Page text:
The daughter of Ingrid Betancourt, the former Colombian presidential candidate who has been held hostage by rebels for over 18 months, has said she believes it is now time for a rescue operation to free her mother - despite the risk that she could be killed in the attempt.
Ingrid Betancourt was captured in February 2002
Ms Betancourt was kidnapped in February last year by left-wing rebel group Revolutionary Armed Forces of Colombia (FARC). They demand that in return for her release a number of rebel prisoners are freed.
The former presidential candidate is one of about 50 high-profile hostages being held by the rebels.
In July a secret mission staged by France to secure Ms Betancourt's release went wrong. Since then the FARC have released a video in which Ms Betancourt calls for her release.
The video has prompted her 18-year-old daughter Melanie, who lives in Paris with her father, to back up her mother's pleas - even though until now the family has been against any rescue, fearing it will cost Ms Betancourt's life.
"I was amazed by the beauty of my mum - she looked so well, in such good health - but most of all I think what really has made a great impact for me is the power of her words," Melanie Betancourt told BBC World Service's Outlook programme.
"I don't know if it's easy for people living overseas to imagine, but the fact is that being a hostage in Colombia is very difficult.
"Your life is completely transformed. It's a terrible situation."
The release of the video was the first evidence that Ms Betancourt was alive since May 2002, when another video had been sent out.
Melanie Betancourt said her mother's words in the video had given the family a better idea of what she wanted.
Alvaro Uribe says any rescue attempts will only be made "very carefully"
"She just saw everything with such clarity, even more than us who are over here fighting for her - it's as if she was our guide," she said.
"It's incredible because she's the one who's over there, she's isolated and everything. She's having such a hard life, and yet there's this sort of serenity in her every word and her every move.
"I was just impressed by the person she is and is becoming."
Colombia's President Alvaro Uribe has said his government will only act "very carefully" regarding any rescue attempt.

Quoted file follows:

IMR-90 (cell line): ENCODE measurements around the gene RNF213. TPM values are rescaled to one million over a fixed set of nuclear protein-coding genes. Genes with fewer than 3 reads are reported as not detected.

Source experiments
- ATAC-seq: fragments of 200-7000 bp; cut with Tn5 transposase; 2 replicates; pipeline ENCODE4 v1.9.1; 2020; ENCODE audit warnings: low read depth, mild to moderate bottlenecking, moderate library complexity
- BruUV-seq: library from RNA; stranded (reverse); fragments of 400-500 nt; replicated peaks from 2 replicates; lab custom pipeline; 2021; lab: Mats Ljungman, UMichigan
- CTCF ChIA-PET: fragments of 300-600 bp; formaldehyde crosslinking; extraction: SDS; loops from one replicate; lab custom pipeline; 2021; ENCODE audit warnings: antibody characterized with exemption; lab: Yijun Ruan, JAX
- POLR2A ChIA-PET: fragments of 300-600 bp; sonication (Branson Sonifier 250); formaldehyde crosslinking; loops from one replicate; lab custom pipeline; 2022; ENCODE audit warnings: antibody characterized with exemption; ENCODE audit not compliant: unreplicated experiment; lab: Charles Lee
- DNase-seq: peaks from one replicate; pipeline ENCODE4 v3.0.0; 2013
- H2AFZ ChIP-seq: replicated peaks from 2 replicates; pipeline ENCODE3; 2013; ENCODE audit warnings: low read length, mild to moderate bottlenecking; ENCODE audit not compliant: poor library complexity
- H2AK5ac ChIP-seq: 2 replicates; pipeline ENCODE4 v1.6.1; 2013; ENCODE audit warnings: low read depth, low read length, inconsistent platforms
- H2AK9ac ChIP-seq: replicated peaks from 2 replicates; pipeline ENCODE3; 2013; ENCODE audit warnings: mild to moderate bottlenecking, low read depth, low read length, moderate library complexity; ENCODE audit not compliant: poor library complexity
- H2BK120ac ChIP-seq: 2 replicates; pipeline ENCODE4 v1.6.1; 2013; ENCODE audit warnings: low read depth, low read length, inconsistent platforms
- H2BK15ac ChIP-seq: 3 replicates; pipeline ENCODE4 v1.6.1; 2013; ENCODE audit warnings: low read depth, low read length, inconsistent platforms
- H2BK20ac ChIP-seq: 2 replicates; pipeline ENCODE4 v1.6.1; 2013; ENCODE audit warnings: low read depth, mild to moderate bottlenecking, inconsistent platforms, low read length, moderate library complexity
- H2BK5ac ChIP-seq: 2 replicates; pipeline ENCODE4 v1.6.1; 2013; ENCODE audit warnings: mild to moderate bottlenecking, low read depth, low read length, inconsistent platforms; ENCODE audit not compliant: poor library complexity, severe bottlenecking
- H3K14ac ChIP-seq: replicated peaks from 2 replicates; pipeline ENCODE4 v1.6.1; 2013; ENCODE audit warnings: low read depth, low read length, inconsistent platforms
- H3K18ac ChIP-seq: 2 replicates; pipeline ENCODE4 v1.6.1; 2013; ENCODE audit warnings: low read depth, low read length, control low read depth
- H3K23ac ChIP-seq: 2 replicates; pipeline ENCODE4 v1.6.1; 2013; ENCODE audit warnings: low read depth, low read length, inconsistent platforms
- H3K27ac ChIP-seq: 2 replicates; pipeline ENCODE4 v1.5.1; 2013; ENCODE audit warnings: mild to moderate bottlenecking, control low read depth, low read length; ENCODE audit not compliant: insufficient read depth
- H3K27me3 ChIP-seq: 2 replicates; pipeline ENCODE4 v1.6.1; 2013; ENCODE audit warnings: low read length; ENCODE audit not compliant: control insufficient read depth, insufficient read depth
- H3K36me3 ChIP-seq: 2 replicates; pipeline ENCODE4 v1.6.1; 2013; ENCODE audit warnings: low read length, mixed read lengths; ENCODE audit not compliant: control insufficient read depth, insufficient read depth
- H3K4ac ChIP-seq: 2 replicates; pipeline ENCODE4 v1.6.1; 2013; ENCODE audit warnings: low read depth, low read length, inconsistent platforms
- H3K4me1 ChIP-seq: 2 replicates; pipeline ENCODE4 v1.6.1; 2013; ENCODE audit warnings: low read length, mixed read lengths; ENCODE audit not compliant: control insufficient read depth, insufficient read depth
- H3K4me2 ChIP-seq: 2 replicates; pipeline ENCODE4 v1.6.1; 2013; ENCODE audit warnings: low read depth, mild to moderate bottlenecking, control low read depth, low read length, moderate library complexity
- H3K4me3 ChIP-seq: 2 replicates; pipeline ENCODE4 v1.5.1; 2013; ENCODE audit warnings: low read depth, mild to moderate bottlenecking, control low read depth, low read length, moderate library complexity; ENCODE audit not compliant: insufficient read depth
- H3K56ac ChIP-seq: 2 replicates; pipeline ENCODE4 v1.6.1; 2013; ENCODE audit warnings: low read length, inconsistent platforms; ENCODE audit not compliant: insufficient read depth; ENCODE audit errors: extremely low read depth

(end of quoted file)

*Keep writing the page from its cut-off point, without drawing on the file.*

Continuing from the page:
It is thought that the FARC will shoot their hostage the moment they become aware of any action being taken.
But despite this risk Ms Betancourt pressed for her rescue.
"It's a very strong message, because in the situation where she is - a hostage - they know that if there is a military intervention, the guerrillas won't hesitate to shoot them," Melanie Betancourt said.
"It's something very well known and I imagine hostages are even more aware of that than us.
"But she specifies that it can't be any kind of military intervention. It has to be something that is very well planned."
In the video, Ms Betancourt stresses that any rescue must be authorised by the president.
But she also calls for the release of the FARC prisoners, saying that: "The exchange is the moral obligation of a democratic state."
Melanie Betancourt believes the FARC are willing to negotiate
"She puts a strong ethical means to it, which is that everybody has an undeniable right to freedom," Melanie Betancourt said.
"In a way, an exchange between civil hostages and the prisoners of the FARC would be accepting the fact that their freedom has been taken away this way.
"She says that you have to fight for your freedom, even when sometimes you put your life in danger."
And she said that she was hopeful that - with both the botched rescue attempt and the video having been released within a matter of days - her mother's plight was now close to a resolution.
"What I think is that there is a will of communication coming from the FARC," she stressed.
"By letting my mum speak freely, I think they are showing that they are ready to communicate. I think it really is a sign that something is going to happen, that something is going to change."